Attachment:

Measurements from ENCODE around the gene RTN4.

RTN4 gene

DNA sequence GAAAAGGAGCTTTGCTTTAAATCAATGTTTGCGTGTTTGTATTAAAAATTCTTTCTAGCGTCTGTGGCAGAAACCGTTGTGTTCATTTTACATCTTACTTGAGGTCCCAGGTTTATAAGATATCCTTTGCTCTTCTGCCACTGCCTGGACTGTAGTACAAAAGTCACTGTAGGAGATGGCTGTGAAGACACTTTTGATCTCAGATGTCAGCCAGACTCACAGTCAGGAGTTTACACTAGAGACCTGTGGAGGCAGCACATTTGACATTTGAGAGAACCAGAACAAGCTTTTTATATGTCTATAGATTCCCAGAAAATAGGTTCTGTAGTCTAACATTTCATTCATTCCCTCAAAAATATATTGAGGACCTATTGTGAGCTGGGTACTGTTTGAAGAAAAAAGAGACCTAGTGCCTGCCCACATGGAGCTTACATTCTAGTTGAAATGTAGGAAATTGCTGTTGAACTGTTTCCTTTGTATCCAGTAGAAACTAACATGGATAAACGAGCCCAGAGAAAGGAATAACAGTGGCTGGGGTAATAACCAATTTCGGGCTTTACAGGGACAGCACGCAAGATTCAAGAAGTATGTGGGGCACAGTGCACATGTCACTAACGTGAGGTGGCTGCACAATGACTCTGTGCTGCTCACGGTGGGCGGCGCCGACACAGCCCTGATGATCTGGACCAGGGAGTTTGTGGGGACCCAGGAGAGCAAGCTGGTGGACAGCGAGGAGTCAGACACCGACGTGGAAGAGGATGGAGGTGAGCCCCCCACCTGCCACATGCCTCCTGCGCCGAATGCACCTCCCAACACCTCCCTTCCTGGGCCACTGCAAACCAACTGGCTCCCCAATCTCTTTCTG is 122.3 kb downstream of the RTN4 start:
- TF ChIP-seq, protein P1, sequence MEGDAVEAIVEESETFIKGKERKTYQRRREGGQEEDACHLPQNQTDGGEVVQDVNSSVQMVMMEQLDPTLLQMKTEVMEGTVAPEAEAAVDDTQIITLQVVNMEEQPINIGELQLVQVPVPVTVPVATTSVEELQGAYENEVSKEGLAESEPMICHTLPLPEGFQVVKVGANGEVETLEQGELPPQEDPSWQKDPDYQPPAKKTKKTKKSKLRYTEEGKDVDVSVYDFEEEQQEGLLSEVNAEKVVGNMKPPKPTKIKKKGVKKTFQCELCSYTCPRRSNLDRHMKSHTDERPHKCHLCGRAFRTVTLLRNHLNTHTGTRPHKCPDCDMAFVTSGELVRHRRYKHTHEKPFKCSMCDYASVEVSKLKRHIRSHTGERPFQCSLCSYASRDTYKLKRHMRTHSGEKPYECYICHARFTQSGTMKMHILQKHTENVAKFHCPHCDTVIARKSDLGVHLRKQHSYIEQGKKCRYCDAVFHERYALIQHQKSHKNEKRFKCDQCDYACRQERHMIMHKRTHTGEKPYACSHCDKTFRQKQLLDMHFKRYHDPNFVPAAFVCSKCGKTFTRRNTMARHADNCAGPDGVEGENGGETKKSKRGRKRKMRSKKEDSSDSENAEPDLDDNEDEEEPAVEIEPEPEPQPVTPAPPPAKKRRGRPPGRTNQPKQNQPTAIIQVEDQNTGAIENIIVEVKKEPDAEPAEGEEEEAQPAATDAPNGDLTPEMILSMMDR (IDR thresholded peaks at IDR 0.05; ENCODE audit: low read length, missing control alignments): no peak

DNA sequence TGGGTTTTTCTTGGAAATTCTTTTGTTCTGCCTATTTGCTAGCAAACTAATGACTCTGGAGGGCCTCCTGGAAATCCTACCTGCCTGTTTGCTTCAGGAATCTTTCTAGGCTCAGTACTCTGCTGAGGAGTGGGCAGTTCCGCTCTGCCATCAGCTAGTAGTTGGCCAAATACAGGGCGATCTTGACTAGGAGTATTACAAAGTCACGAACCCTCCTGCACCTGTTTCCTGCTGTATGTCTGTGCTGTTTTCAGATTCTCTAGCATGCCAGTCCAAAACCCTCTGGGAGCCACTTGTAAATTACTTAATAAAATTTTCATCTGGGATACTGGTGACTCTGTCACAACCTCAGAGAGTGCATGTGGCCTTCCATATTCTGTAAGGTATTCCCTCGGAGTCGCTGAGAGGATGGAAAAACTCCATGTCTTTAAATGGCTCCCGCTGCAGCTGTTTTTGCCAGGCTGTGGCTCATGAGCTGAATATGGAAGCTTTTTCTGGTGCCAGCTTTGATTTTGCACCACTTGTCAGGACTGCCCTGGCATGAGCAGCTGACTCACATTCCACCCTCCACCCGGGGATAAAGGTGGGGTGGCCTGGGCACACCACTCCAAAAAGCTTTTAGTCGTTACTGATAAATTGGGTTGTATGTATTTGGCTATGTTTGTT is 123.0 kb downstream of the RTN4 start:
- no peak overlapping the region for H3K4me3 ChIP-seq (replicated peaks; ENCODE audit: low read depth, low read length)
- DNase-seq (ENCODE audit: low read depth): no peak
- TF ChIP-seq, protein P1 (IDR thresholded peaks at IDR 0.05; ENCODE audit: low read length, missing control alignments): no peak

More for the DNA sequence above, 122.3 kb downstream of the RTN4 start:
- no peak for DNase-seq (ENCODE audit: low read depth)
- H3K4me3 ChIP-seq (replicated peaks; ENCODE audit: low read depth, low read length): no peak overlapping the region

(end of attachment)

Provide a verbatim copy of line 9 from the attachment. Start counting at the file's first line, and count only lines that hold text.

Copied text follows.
More for the DNA sequence above, 122.3 kb downstream of the RTN4 start: